Friday 27 November 2020

Great example of a Knowledge Asset - the "First 100 Days" handbook

 Here's a great example of a Knowledge Asset created to fill a critical knowledge need.

Sometimes a KM team needs to take the lead in creating (or facilitating the creation of) a knowledge asset to fill a knowledge need. This is an example from the US Army where this was done; the Handbook called "The First 100 days". 

The Center for Army Lessons Learned (CALL) is the Knowledge Management wing of the US Army, tasked with developing knowledge from operations and embedding it into guidance, training and doctrine. During the U.S.-led combat mission in Afghanistan from 2001 onwards, CALL recognised that the first 100 days of deployment were the most dangerous for soldiers and their leaders, and the time when they were most vulnerable. Knowledge of how to survive this time was held by the troops already on the ground, so CALL set out to make this knowledge available to those would would join them; creating the "First 100 days" handbook in 2008. 

The handbook describes the process as follows:

"CALL’s task was to get the Soldiers’ and leaders’ perspectives and insights from their first few months of combat and determine why they survived and what factors contributed most to their survival.  CALL wanted information straight from the Soldiers, in their own words. From that information, and with analysis and writing by subject matter experts, CALL developed the First 100 Days series of handbooks for Soldiers, small unit leaders, and commanders and staffs".
The series of handbooks were amalgamated into a single handbook which is now available here (and from many other sites).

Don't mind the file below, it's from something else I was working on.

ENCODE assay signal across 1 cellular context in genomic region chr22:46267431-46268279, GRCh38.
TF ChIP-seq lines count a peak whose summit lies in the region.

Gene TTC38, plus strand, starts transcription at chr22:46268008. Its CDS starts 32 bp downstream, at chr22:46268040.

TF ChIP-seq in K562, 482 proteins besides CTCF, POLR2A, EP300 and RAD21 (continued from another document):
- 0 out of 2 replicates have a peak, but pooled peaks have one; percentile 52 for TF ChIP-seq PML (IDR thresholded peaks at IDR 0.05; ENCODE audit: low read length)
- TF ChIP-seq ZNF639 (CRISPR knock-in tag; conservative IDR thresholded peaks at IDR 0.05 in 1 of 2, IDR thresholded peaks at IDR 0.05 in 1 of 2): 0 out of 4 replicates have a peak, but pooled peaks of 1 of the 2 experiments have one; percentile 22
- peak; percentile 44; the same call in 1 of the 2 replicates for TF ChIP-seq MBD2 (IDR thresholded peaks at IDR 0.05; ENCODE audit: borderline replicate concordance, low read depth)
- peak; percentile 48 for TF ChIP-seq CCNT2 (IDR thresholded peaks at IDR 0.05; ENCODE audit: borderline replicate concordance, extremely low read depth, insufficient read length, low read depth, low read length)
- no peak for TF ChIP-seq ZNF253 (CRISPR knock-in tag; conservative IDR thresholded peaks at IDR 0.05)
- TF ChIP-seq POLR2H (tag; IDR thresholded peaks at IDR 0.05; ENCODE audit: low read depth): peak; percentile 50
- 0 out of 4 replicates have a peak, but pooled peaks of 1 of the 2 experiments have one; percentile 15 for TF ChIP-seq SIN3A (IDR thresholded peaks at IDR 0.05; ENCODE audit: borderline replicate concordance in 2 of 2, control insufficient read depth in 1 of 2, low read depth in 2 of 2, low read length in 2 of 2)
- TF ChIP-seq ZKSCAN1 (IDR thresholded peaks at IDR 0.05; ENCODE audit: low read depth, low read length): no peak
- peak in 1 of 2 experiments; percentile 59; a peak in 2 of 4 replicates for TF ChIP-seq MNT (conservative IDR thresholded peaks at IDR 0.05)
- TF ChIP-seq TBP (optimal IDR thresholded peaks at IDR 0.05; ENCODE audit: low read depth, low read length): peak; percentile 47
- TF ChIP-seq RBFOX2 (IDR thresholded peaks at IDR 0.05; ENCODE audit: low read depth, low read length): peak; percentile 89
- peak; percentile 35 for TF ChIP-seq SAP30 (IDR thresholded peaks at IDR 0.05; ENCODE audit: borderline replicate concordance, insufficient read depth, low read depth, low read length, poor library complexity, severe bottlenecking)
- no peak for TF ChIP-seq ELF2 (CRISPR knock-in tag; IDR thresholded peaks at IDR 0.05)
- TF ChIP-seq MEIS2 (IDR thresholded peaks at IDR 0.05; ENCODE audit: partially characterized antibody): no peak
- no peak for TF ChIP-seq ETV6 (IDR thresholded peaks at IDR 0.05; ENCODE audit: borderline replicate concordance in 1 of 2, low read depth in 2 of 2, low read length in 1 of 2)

The  handbook is structured around the main topics, and is written as concise advice, checklists and guidance. As the book says, soldiers should 

"Use this handbook to sharpen your focus (whether you are a leader, a Soldier, or a staff member) from pre-deployment through the initial 100-day period. Rather than telling you what to do, this handbook helps you assess a situation and identify ways to survive those first 100 days unscathed by combat and noncombat injuries or worse. Keep in mind that you and your unit may need to revisit the “100 Days” in part or in its entirety when shifting to a new operational area or with a change of mission.".

Lessons for the knowledge manager

Unless you are a soldier, this handbook is unlikely to be of much direct use to you, other than as a case study. However the principles are universal:

  1. Analyse your organisation to see where the main knowledge risks are, and the main "learning curves" for the individuals and the organisation.
  2. Discover where that knowledge currently resides.
  3. Facilitate the transfer of that knowledge. If the number of people involved is small, this can be done through face to face conversations. If there are a number of users, and there is a lot of knowledge to transfer (and if they will need to keep referring to it) then consider writing it down.
  4. If they will need the knowledge when out of reach of technology, then print it. If they will always be connected, then you can store it online, for example in a wiki (for constant update).


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